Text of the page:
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U.S. Steel pushes back idling of East Chicago Tin until December

United States Steel Corp.'s East Chicago Tin will be idled, starting in December.

U.S. Steel warned the state more jobs would be lost as a result of its indefinite idling of East Chicago Tin.

The Pittsburgh-based steelmaker, one of Northwest Indiana's largest employers, updated the Indiana Department of Workforce Development that seven more jobs would be lost at the plant.

U.S. Steel revised its earlier Worker Adjustment and Retraining Notification, or WARN notice, to also caution the state that 314 workers would be displaced, instead of the 307 it originally reported. The steelmaker said it expects that fewer than 150 steelworkers will be laid off for the foreseeable future, while more than half would be transferred to Gary Works and the Midwest Plant in Portage, where it is consolidating its tin operations.

U.S. Steel Employee Relations Director James Van Buren wrote in a letter to the state the plant idling also would displace six security workers and a labor relations representative. Those workers will be laid off starting on Dec. 8, going through January of 2020. The displacements of the other 307 steelworkers starts on Nov. 9th.

"The indefinite idling of operations is due to the consolidation of the company's tin mill products production from three to two facilities following extensive market analysis of our current global competitiveness in light of high levels of low-priced imported tin mill products entering the United States," Van Buren wrote. "The purpose of this letter is to notify you of additional employment losses not addressed in my Sept. 6 letter."

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Talks remain underway with the United Steelworkers union about the number of workers who will be transferred to U.S. Steel's other mills in the Region.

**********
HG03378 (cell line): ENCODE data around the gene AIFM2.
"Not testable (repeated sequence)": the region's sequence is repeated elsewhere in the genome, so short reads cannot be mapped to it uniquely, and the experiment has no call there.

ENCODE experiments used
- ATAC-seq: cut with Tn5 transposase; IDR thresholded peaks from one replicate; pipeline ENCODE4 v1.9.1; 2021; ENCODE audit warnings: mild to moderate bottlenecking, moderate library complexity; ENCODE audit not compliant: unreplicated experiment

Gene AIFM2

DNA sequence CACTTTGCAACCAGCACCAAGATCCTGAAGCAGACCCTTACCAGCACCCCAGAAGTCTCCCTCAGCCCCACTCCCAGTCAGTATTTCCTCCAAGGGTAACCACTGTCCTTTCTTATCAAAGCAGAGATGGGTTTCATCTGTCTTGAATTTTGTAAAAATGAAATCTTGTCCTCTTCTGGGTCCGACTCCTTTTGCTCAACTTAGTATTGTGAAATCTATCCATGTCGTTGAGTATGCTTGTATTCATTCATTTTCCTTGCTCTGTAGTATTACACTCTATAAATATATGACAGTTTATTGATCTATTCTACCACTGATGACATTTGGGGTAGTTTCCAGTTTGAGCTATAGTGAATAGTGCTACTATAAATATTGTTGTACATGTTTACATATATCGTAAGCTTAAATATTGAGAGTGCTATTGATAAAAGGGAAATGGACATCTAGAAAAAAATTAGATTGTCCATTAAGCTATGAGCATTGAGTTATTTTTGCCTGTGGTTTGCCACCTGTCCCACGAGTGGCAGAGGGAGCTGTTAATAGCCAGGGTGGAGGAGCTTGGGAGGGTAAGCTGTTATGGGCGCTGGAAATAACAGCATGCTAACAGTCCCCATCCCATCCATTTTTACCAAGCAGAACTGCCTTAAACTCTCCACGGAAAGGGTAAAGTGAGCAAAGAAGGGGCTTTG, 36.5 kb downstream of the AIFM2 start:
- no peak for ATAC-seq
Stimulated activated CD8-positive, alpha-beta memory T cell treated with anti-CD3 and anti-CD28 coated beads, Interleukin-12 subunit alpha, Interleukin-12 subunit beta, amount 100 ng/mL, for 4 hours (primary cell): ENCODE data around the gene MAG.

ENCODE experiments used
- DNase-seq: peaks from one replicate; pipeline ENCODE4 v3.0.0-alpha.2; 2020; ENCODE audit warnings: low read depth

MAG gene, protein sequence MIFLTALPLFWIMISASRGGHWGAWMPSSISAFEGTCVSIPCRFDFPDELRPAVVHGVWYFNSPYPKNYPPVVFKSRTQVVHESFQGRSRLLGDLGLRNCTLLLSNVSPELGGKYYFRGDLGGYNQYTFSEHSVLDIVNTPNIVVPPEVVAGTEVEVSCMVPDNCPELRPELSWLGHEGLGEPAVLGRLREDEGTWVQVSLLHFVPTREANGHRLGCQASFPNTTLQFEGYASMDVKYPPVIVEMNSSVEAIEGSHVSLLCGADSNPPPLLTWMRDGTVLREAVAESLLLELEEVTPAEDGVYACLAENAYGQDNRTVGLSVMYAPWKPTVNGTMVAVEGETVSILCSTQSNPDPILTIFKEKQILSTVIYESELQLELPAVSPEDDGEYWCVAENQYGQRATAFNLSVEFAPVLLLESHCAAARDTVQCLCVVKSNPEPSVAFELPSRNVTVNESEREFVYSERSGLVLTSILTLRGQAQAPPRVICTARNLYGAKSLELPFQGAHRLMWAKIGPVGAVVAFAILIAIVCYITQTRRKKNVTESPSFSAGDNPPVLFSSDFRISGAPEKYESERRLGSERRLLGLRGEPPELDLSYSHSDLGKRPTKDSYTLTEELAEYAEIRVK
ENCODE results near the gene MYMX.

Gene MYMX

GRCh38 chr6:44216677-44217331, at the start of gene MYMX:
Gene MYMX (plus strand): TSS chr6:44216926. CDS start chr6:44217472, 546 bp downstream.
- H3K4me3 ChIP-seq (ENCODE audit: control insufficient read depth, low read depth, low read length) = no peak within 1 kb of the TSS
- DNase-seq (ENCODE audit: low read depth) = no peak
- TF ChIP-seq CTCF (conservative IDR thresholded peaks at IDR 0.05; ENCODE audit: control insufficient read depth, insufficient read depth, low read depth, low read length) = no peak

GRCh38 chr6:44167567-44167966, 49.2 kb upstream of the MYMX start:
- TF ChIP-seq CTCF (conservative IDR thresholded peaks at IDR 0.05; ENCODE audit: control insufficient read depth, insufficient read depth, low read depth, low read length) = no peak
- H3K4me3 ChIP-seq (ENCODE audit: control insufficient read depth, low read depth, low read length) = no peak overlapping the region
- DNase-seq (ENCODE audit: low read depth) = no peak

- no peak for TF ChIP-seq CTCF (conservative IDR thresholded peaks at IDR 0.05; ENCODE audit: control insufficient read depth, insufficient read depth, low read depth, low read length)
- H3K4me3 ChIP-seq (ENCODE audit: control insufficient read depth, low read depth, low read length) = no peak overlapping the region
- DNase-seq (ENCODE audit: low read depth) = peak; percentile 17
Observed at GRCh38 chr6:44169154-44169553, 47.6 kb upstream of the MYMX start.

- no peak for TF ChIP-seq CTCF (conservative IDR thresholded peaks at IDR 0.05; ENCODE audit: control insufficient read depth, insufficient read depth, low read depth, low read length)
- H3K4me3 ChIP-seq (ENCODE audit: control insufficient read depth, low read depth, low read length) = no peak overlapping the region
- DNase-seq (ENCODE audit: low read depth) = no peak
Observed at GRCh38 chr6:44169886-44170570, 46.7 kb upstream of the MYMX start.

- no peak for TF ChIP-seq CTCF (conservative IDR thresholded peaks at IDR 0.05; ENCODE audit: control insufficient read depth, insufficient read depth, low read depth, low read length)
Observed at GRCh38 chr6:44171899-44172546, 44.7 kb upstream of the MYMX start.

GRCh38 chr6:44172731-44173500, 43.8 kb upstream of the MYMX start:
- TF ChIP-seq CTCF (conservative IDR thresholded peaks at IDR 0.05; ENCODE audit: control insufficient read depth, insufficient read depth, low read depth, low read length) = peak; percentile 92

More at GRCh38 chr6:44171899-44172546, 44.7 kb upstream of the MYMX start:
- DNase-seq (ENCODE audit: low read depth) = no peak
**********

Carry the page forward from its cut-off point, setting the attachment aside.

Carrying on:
"The idling is not expected to be permanent but is of an indefinite duration," Van Buren said.

East Chicago Tin makes tins products like paint cans and tin-plated metal for canned foods, which have been declining in popularity for years as consumers gravitate more toward fresh foods and soup companies like Campbell's use more plastic microwavable packaging. The domestic tin can business suffered a major contraction earlier this year when Del Monte announced it would shutter two canning plants and ArcelorMittal USA decided to lay off steelworkers at the ArcelorMittal Weirton tin mill in West Virginia.

East Chicago Tin, which U.S. Steel acquired from LTV in 2001, employed nearly 400 workers when U.S. Steel last idled it during the steel dumping crisis of 2015 when imports grabbed nearly 30% of the U.S. market share, resulting in thousands of layoffs and mill idlings nationwide.

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Business Reporter

Joseph S. Pete is a Lisagor Award-winning business reporter who covers steel, industry, unions, the ports, retail, banking and more. The Indiana University grad has been with The Times since 2013 and blogs about craft beer, culture and the military.